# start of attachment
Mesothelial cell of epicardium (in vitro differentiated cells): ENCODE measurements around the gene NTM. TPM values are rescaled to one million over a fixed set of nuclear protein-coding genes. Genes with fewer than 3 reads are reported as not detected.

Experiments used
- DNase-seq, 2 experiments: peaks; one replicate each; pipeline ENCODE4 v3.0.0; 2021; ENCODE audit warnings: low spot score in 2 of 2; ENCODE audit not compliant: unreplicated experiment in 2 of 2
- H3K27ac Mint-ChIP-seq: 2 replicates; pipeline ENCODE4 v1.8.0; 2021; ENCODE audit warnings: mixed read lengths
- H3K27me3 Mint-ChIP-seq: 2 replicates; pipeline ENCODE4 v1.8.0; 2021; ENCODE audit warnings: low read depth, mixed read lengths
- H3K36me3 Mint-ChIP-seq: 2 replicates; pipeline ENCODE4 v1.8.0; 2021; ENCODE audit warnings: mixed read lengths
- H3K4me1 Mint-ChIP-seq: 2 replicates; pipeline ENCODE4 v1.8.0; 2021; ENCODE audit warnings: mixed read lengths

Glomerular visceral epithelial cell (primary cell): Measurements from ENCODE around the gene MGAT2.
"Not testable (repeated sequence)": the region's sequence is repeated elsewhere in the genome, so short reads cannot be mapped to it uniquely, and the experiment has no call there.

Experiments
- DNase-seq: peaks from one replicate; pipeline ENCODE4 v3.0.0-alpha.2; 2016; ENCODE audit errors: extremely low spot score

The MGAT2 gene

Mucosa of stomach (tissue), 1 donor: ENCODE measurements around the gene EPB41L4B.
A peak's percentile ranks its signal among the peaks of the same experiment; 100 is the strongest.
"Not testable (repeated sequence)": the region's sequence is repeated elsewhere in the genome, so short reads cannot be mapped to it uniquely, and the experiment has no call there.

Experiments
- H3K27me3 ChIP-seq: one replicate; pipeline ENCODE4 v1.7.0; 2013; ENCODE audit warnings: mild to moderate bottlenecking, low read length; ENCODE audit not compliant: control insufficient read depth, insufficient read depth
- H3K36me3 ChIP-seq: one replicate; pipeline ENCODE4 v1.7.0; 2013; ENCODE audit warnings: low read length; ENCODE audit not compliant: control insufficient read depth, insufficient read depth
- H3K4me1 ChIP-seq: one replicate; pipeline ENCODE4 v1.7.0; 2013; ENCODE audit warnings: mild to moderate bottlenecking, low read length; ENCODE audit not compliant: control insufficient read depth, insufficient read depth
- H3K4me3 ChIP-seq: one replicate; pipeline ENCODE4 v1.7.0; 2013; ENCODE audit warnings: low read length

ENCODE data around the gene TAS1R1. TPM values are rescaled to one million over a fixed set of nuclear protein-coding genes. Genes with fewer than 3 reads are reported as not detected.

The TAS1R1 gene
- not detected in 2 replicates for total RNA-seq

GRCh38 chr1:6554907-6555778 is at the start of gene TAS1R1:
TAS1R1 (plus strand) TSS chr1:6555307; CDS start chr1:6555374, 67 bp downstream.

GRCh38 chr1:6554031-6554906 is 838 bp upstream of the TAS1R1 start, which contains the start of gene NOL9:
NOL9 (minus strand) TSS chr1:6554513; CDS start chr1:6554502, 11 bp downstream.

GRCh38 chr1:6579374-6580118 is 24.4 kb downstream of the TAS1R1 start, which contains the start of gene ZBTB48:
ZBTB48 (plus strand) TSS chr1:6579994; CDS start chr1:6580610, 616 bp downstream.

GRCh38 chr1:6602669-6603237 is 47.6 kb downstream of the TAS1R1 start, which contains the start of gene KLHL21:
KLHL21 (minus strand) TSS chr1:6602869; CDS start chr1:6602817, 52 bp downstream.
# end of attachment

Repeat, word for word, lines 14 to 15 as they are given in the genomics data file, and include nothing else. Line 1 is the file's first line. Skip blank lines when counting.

A peak's percentile ranks its signal among the peaks of the same experiment; 100 is the strongest.
"Not testable (repeated sequence)": the region's sequence is repeated elsewhere in the genome, so short reads cannot be mapped to it uniquely, and the experiment has no call there.